For a business expense to be tax deductible it must be both ordinary and necessary. Expenses that paid for to drum up business have special rules associated with them. Here’s a list of the most common.
Business lunches are still deductible at 50%. So, a businessperson or salesperson can take a client to lunch to discuss business and an employee eating lunch while traveling are still deductible.
Entertainment expenses are no longer deductible. For example, a box at the ballpark, tickets to a concert, or a golf outing with clients is not going to be deductible.
Gifts you purchase for clients are deductible as a business expense–but the deduction is limited to $25 per person per year. The $25 limit applies only to gifts to individuals. Gifts to a company are deductible in any reasonable amount.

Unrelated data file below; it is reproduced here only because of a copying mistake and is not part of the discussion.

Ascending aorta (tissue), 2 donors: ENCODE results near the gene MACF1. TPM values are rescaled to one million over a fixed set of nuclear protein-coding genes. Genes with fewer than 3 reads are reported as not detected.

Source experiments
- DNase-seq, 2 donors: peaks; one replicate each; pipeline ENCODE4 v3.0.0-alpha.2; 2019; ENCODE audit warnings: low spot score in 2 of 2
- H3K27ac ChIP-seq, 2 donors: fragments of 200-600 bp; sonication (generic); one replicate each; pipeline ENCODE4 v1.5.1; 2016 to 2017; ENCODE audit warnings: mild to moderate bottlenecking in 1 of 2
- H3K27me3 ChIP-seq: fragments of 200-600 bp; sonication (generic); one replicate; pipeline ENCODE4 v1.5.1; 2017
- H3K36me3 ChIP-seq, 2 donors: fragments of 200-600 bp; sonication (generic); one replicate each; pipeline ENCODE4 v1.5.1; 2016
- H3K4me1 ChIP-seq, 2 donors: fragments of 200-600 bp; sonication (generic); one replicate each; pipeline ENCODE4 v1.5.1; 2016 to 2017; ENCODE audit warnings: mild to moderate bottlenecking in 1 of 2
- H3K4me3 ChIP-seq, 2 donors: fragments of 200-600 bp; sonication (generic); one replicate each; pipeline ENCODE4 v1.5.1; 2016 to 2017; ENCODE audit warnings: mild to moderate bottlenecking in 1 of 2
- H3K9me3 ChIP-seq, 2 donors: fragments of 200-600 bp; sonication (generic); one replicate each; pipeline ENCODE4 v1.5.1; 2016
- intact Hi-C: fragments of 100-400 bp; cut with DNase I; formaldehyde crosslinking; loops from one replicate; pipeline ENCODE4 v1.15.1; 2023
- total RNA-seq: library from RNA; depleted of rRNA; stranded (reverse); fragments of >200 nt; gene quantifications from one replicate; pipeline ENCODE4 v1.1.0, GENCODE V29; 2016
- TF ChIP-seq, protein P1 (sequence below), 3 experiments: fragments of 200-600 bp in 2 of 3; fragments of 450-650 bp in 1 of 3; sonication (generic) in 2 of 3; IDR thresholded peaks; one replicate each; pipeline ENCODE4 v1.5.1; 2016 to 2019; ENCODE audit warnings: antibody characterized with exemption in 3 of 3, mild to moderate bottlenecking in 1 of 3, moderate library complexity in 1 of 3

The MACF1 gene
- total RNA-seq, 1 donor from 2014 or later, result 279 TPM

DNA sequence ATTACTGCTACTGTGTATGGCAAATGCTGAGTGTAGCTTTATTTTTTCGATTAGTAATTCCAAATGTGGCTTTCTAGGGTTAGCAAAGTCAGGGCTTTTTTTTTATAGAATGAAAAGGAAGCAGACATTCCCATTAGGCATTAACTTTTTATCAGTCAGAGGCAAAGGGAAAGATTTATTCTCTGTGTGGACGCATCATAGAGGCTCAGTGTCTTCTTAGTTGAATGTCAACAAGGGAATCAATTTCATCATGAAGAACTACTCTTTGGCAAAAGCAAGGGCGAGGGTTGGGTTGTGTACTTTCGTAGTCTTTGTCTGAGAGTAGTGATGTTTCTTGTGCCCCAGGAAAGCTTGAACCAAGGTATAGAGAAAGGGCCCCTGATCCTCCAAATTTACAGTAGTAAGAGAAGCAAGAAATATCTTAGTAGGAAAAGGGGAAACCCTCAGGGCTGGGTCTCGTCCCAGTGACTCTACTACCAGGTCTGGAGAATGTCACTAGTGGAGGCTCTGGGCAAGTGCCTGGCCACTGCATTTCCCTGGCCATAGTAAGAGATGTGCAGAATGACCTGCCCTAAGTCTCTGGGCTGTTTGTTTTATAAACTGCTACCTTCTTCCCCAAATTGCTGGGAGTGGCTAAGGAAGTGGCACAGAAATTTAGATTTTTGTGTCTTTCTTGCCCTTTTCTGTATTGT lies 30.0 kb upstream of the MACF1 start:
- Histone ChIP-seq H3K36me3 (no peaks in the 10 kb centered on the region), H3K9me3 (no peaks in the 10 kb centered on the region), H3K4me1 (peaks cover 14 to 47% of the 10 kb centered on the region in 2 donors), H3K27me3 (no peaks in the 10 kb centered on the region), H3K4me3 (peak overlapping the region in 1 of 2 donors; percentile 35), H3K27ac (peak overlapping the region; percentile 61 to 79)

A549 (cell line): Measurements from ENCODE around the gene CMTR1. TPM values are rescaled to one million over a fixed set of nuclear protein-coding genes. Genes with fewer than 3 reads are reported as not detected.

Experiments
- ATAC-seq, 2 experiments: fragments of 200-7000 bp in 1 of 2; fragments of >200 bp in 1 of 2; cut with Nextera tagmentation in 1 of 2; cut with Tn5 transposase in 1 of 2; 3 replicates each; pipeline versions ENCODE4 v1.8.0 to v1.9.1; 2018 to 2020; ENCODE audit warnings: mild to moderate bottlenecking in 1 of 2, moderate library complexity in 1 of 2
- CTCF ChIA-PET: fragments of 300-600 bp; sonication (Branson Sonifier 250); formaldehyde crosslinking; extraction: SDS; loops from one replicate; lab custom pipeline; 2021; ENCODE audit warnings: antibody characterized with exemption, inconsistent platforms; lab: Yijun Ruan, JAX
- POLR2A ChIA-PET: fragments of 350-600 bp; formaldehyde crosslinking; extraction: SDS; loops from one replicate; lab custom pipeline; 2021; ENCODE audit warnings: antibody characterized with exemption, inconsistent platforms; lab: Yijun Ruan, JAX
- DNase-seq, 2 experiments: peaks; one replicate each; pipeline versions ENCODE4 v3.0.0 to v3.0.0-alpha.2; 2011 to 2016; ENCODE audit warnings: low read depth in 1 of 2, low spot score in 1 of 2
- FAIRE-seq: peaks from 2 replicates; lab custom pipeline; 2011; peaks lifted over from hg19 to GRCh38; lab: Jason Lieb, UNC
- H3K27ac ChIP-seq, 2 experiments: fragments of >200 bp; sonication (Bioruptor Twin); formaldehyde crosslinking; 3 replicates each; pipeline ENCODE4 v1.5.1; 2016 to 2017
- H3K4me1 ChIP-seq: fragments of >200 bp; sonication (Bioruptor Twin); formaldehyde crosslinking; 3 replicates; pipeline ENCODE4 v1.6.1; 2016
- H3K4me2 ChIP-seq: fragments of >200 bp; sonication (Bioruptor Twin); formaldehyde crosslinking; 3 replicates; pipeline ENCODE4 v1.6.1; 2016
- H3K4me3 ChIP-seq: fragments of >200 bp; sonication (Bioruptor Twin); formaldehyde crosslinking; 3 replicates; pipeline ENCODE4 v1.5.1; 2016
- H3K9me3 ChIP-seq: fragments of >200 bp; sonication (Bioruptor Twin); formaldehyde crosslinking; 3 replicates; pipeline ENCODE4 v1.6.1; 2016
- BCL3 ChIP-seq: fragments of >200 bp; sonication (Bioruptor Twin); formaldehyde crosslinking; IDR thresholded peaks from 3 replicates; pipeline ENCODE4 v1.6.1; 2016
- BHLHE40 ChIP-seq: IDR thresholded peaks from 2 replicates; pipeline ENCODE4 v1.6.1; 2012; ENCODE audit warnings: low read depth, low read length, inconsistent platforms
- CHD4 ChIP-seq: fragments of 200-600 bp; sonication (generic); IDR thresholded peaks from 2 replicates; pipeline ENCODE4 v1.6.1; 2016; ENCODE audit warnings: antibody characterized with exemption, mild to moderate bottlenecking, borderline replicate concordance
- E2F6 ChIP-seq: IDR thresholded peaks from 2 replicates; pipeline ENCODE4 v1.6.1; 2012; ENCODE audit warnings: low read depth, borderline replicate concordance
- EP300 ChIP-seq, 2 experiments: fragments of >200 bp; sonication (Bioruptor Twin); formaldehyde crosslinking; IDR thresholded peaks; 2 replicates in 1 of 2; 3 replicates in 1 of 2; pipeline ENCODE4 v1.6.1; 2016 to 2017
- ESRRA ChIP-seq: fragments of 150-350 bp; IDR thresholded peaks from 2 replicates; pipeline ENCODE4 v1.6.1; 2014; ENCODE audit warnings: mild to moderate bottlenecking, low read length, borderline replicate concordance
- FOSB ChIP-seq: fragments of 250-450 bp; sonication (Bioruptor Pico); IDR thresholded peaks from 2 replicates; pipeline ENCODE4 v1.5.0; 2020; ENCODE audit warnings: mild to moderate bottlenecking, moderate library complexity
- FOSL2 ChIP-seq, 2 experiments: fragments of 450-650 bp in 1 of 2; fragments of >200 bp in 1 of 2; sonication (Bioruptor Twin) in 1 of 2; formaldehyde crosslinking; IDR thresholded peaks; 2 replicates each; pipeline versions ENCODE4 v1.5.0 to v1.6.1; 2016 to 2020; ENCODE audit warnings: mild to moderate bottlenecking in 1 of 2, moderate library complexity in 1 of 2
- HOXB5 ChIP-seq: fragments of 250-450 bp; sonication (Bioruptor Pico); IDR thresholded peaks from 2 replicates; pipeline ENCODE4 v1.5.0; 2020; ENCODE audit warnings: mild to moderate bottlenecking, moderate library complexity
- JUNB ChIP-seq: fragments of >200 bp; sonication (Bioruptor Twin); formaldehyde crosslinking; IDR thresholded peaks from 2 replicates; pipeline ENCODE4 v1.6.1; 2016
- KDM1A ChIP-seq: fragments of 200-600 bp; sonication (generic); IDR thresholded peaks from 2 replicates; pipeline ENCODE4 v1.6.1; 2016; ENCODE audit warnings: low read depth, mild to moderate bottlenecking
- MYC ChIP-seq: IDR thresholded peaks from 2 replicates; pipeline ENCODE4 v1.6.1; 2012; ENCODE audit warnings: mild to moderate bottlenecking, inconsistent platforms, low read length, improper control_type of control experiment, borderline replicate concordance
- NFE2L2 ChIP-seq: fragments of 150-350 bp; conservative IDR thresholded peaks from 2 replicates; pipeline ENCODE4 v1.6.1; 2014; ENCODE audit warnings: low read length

Business clothing can be deductible if it can’t be used for ordinary street wear. This means you can’t deduct a regular business suit. However, you may deduct the cost of a sport jacket, coat, or other clothing item with a company logo on it.
Club dues paid to organizations are not deductible if their main purpose is to provide entertainment to members or their guests.
Business mileage is deductible. Keep a written record of your business mileage. Mileage rate allowed for the IRS is 54.5 cents per mile for business. The business can set any amount they choose for reimbursement.
Employee expenses, not reimbursed by the employer, are not deductible on the employee’s personal income tax return. This is effective January 1, 2018.
To secure the tax deduction be sure to note the business reason, whom you were with, where, date and the amount. Credit card statements are not acceptable as documentation.
This information is for discussion only. Be sure to check with your tax professional to determine what deductions you are entitled to.